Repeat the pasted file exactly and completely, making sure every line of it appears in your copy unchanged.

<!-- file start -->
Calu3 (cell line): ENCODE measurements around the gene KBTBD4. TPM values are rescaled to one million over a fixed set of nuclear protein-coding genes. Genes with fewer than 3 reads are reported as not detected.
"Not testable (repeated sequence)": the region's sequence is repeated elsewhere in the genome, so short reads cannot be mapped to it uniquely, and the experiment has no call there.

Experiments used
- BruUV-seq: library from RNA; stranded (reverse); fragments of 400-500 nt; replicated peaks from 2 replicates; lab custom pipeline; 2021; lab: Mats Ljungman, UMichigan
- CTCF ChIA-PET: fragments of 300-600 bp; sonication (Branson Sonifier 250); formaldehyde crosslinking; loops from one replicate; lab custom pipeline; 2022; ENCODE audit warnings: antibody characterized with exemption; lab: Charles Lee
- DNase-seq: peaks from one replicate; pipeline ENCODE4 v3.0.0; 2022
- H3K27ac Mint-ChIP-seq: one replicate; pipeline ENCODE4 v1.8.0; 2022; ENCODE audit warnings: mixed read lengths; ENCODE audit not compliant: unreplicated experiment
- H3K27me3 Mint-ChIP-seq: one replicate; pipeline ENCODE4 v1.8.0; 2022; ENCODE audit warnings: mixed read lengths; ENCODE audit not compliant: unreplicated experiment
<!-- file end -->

Calu3 (cell line): ENCODE measurements around the gene KBTBD4. TPM values are rescaled to one million over a fixed set of nuclear protein-coding genes. Genes with fewer than 3 reads are reported as not detected.
"Not testable (repeated sequence)": the region's sequence is repeated elsewhere in the genome, so short reads cannot be mapped to it uniquely, and the experiment has no call there.

Experiments used
- BruUV-seq: library from RNA; stranded (reverse); fragments of 400-500 nt; replicated peaks from 2 replicates; lab custom pipeline; 2021; lab: Mats Ljungman, UMichigan
- CTCF ChIA-PET: fragments of 300-600 bp; sonication (Branson Sonifier 250); formaldehyde crosslinking; loops from one replicate; lab custom pipeline; 2022; ENCODE audit warnings: antibody characterized with exemption; lab: Charles Lee
- DNase-seq: peaks from one replicate; pipeline ENCODE4 v3.0.0; 2022
- H3K27ac Mint-ChIP-seq: one replicate; pipeline ENCODE4 v1.8.0; 2022; ENCODE audit warnings: mixed read lengths; ENCODE audit not compliant: unreplicated experiment
- H3K27me3 Mint-ChIP-seq: one replicate; pipeline ENCODE4 v1.8.0; 2022; ENCODE audit warnings: mixed read lengths; ENCODE audit not compliant: unreplicated experiment